Archive for the ‘Morality’ Category

Natural Family Planning and the Teaching of Morality

Sunday, December 8th, 2019

Without the teaching of Catholic morality in NFP instruction, what results is most likely just non-hormonal contraception during the fertile time.  Without learning the specific teaching of chastity, how can ordinary folks be expected to be practice chaste periodic abstinence?  I suspect that a lot of bishops think that their NFP course is teaching chastity, but it may not be.  To find out, just take a look at the various NFP manuals.  It is not difficult to be specific.  Check out our manual.  And, of course, the other moral issue is Catholic teaching about the call to generosity and the need for sufficiently serious reason to use NFP for avoiding pregnancy.  Dr. John Billings said at one of the Collegeville summer symposia that he deliberately does not teach morality because his method stands on its own as a birth control method without any need for Church authority.  He certainly believed that teaching but thought that referring to the authority of the Church would undermine the value of the method.  I think he was mistaken, but that may still be the thinking in a significant part of the NFP movement.  Also, the social-spiritual environment has deteriorated in the last 40 years, and assumptions made in the 70s may not be valid today.

Authority.  Granted, we all have limits on what we can say, but the bishops have real authority.  And if they want the couples to learn chaste NFP, then they need to use NFPI almost exclusively or require every provider to have such teaching in their manuals and to teach it.  It is not difficult, except for the FEAR factor— fear of not being liked, fear of losing clients and money, etc. What we all need by way of motivation is not only love for God and neighbor but also a healthy fear of offending God by being afraid to teach his truths about love, marriage and sexuality.  Call it evangelphobia—fear of evangelizing.

Church leaders need to know the realities and what organizations are teaching specific morality and which ones are avoiding the subject.  In Chapter 7 of our NFP manual we include the witness of a couple who used their form of “NFP” with fertile-time immoralities for 23 years before somehow running into our material and changing to chaste NFP.  How many other  couples are there with similar experiences simply because their NFP provider failed to teach chaste periodic abstinence?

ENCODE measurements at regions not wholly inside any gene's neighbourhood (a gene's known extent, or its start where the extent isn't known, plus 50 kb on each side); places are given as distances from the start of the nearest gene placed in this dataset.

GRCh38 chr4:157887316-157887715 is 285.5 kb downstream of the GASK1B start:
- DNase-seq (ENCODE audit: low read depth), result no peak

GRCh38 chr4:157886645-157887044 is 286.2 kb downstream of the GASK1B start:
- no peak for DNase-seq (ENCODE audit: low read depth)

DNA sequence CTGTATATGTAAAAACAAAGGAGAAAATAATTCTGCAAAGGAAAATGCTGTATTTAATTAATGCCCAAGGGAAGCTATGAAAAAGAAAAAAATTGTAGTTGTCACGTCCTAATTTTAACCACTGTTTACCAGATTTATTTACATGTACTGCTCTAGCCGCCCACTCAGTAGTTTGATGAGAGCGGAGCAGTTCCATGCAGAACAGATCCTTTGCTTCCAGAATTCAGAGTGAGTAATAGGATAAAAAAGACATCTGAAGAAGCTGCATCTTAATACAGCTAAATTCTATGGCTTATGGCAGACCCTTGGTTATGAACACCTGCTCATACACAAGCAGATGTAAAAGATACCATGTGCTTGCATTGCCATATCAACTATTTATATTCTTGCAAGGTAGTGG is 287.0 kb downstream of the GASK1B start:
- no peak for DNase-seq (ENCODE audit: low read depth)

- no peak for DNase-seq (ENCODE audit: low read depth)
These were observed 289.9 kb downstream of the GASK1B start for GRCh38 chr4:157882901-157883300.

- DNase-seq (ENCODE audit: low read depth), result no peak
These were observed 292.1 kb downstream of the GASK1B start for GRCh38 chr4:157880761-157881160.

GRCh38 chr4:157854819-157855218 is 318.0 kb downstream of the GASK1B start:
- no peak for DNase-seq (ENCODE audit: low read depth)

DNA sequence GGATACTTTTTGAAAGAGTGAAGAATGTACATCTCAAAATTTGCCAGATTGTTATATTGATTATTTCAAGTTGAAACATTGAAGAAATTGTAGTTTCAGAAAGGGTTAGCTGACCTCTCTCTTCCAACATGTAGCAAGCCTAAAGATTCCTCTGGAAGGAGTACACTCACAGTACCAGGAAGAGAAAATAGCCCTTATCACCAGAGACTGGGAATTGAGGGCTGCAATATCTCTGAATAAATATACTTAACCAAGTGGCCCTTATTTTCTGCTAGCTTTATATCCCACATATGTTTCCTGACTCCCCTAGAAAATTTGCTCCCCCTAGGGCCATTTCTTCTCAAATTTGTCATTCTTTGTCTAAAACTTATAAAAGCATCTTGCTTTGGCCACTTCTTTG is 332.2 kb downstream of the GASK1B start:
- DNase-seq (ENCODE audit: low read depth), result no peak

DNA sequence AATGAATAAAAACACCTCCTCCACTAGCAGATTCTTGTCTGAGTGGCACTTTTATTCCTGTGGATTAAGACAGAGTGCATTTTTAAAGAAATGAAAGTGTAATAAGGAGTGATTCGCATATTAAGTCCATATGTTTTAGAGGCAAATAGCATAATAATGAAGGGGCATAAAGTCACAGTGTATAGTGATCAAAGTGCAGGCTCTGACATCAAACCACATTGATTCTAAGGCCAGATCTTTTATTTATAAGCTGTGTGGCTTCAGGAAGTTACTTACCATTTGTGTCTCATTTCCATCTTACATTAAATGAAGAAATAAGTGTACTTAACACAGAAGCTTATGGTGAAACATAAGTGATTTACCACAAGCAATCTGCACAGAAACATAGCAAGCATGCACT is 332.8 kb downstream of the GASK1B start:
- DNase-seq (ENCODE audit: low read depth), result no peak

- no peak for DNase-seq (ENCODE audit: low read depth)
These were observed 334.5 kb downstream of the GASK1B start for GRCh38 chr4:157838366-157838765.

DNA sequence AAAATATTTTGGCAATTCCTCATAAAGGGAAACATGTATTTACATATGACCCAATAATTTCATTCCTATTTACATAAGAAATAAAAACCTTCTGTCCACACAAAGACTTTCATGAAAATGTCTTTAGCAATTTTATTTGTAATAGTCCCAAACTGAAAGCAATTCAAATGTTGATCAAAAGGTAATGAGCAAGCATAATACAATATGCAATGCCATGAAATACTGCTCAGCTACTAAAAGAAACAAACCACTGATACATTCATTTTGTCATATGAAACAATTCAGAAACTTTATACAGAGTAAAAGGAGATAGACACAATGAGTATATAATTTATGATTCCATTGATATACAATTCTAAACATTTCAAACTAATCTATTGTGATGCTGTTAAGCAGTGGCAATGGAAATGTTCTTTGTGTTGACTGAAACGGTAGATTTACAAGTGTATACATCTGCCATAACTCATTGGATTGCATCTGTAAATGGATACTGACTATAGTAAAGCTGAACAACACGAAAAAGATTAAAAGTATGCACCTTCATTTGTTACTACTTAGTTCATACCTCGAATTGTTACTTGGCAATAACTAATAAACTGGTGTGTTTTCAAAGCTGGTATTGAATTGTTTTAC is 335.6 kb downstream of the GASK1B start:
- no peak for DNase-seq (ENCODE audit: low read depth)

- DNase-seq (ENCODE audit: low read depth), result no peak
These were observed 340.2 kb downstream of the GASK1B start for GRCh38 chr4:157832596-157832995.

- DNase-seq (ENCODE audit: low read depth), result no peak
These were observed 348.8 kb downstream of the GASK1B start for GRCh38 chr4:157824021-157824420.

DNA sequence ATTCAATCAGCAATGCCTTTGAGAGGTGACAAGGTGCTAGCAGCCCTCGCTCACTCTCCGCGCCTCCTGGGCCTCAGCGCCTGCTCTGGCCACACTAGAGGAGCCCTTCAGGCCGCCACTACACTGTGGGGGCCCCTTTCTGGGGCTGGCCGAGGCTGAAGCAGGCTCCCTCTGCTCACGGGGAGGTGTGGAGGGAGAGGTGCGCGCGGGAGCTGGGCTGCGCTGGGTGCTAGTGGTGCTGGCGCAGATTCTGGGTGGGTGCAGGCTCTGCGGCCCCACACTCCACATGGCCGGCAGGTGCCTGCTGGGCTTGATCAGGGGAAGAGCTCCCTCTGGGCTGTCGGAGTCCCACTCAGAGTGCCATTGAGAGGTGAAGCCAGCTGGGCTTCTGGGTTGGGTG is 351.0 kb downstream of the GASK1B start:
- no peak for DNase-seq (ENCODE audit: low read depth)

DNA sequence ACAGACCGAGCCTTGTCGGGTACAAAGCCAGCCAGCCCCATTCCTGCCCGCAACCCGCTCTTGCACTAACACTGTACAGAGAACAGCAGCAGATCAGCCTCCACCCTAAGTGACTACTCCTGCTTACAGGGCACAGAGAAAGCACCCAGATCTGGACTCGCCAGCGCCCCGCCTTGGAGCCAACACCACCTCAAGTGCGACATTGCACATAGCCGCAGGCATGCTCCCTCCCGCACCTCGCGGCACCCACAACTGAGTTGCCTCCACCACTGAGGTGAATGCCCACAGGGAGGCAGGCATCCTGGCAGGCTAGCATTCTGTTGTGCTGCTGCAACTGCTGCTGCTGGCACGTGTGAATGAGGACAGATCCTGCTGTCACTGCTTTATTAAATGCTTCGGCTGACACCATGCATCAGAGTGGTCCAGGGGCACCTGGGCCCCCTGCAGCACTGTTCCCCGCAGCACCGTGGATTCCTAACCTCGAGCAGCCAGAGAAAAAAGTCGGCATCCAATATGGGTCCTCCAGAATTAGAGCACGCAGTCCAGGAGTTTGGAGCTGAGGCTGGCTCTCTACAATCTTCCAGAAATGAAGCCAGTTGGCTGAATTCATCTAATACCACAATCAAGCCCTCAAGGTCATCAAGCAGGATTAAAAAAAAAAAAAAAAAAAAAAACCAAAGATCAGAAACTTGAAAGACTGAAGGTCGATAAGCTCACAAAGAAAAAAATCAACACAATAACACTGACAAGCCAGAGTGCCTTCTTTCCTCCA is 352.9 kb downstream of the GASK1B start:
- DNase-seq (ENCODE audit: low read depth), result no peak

I think that it is impossible to have authentic renewal within the Church without nearly universal acceptance of Humanae Vitae and that’s also true regarding every parish marriage program.

John Kippley

Natural Family Planning: Medicine and Morality

Sunday, August 25th, 2019

To a doctor friend John wrote the following:

When the subject of morality and biological/medical education comes up, I think of a day in the medical school education of my second daughter and her future husband.  The University of Cincinnati medical school brought in an “expert” to explain to the future docs about the patients they might be seeing.  People doing sodomy and whatever with, of course, some unhappy physical consequences.  The whole purpose of the day was to instruct the future docs not to be judgmental.

I would like the medical schools to bring in informed Catholics who could help future docs understand why believing Catholics believe that unnatural forms of birth control are immoral and thus help these future doctors not to be judgmental and to think that such Catholics and some others are crazy or Luddites.  We try to do that in Chapter 1 of our natural family planning manual.  Explaining Catholic belief in terms not only of the proscription of contraception but also in terms of a covenant theology of the marriage act might help some of them.  After all, if that theology helped Kimberly and Scott Hahn accept Catholic teaching on birth control when Scott considered himself the most anti-Catholic person at their seminary, perhaps it can help others as well.